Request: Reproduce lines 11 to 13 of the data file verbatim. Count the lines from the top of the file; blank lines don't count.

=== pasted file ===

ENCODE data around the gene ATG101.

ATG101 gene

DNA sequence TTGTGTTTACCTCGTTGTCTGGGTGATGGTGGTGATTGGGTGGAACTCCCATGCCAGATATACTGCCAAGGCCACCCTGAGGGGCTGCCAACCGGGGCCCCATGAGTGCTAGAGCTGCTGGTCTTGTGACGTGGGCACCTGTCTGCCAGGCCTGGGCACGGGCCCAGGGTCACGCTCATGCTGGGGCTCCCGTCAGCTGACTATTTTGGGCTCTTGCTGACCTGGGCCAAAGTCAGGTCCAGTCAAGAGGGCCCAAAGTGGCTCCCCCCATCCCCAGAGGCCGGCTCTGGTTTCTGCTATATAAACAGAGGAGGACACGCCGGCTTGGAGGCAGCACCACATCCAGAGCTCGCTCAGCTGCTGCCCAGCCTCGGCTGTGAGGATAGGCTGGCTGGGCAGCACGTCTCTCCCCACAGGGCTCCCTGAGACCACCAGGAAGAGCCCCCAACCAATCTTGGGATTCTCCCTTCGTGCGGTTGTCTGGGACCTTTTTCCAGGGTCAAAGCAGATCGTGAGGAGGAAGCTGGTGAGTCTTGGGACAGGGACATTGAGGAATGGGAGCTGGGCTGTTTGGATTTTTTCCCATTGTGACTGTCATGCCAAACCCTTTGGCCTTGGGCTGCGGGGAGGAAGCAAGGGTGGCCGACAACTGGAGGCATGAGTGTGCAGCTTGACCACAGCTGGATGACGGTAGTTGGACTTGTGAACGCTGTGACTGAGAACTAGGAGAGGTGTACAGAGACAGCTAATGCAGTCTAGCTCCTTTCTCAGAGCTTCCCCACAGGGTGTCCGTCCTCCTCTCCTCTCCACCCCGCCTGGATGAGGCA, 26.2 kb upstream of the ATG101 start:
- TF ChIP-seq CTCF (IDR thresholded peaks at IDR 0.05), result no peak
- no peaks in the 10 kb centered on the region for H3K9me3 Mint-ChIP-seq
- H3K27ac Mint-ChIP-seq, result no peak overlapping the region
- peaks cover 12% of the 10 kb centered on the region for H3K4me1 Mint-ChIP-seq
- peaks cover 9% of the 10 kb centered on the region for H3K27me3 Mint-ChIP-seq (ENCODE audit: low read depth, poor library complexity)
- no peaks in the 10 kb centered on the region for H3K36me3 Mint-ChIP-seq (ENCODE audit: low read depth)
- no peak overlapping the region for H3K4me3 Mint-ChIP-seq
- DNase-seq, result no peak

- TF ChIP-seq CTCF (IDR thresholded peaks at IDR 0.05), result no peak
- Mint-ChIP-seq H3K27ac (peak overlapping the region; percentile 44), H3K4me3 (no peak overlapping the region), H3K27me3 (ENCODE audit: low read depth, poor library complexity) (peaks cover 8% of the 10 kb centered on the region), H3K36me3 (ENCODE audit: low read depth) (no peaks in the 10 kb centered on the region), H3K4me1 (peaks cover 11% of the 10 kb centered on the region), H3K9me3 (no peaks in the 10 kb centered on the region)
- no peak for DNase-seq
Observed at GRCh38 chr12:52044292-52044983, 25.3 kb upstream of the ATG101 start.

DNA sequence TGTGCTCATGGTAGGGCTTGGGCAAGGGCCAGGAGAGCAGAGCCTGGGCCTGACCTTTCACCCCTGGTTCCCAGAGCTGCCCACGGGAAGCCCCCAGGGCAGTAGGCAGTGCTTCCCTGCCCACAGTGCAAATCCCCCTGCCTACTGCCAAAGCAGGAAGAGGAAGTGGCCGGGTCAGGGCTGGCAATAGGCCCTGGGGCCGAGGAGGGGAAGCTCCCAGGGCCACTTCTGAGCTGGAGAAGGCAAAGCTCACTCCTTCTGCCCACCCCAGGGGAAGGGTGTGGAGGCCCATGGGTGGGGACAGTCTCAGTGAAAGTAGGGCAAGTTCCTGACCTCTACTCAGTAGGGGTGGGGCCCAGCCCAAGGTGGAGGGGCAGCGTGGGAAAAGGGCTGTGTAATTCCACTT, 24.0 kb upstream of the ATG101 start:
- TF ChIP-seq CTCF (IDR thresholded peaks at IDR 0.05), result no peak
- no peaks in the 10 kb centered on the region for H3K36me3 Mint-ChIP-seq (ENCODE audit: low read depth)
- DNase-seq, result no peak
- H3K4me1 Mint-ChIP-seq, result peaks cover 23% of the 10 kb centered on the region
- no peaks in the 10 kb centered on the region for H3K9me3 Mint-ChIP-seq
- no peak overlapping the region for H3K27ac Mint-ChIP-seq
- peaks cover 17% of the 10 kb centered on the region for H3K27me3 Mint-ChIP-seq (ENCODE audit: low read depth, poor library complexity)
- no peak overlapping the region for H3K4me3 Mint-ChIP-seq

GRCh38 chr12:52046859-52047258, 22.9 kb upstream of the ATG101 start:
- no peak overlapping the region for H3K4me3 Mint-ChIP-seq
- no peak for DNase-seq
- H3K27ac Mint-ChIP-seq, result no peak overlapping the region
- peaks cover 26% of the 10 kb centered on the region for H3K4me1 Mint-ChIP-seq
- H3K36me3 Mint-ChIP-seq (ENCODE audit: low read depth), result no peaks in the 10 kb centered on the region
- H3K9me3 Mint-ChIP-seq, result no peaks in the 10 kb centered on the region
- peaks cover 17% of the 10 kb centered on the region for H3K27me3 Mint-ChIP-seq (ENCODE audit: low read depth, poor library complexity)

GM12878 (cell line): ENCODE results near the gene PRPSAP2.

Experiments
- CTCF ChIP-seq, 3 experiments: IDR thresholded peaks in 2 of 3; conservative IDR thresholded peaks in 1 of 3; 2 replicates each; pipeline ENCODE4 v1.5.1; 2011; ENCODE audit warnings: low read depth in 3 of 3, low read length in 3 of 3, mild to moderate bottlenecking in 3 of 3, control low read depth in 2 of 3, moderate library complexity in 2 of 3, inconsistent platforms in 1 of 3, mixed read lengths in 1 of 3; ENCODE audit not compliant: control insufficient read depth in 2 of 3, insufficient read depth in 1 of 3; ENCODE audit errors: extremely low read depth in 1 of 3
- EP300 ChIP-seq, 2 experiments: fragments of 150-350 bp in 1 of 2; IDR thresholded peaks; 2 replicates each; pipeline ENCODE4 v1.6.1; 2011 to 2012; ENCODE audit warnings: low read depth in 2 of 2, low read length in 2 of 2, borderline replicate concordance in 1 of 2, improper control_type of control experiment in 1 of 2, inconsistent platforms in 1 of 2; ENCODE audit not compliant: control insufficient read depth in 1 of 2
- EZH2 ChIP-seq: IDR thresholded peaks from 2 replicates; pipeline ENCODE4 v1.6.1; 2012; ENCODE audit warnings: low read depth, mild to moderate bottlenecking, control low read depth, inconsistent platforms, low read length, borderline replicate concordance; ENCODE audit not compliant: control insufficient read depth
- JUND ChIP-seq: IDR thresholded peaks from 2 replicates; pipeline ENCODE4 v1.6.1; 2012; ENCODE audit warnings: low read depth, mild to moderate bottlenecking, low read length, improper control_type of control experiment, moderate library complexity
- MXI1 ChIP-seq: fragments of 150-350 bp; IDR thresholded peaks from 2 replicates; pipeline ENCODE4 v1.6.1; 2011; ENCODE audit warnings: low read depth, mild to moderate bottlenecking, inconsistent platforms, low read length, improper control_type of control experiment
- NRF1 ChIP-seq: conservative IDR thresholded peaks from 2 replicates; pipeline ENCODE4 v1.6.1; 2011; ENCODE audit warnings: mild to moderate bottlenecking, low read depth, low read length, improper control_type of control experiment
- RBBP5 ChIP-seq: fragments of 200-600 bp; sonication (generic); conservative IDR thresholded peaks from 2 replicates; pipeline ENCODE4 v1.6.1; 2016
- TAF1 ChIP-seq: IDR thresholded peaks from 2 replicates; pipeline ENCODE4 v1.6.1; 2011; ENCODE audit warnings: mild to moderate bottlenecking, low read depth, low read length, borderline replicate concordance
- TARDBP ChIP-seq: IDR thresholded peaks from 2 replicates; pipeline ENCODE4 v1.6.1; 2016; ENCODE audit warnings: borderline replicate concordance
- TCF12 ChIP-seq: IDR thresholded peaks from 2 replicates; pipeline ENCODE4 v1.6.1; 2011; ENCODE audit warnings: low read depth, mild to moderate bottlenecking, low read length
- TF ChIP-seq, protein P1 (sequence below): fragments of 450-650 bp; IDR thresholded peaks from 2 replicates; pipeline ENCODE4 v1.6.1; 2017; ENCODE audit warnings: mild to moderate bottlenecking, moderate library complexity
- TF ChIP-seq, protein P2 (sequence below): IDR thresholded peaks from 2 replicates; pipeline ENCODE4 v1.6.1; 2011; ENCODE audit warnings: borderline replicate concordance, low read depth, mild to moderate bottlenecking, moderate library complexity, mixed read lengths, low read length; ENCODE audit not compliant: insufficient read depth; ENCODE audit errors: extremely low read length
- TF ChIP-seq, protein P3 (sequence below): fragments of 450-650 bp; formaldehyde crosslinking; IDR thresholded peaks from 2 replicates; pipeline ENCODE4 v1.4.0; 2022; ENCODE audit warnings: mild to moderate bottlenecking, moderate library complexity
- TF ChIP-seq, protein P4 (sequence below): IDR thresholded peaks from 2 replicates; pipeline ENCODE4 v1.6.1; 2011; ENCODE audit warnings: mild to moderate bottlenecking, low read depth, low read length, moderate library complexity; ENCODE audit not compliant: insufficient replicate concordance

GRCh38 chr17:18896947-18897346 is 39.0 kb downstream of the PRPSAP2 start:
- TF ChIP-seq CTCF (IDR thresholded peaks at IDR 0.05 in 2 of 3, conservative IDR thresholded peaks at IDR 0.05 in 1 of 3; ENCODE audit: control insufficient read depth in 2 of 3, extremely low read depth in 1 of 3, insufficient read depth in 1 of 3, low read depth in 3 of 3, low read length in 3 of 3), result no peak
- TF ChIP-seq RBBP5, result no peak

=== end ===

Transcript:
- DNase-seq, result no peak

- TF ChIP-seq CTCF (IDR thresholded peaks at IDR 0.05), result no peak
- Mint-ChIP-seq H3K27ac (peak overlapping the region; percentile 44), H3K4me3 (no peak overlapping the region), H3K27me3 (ENCODE audit: low read depth, poor library complexity) (peaks cover 8% of the 10 kb centered on the region), H3K36me3 (ENCODE audit: low read depth) (no peaks in the 10 kb centered on the region), H3K4me1 (peaks cover 11% of the 10 kb centered on the region), H3K9me3 (no peaks in the 10 kb centered on the region)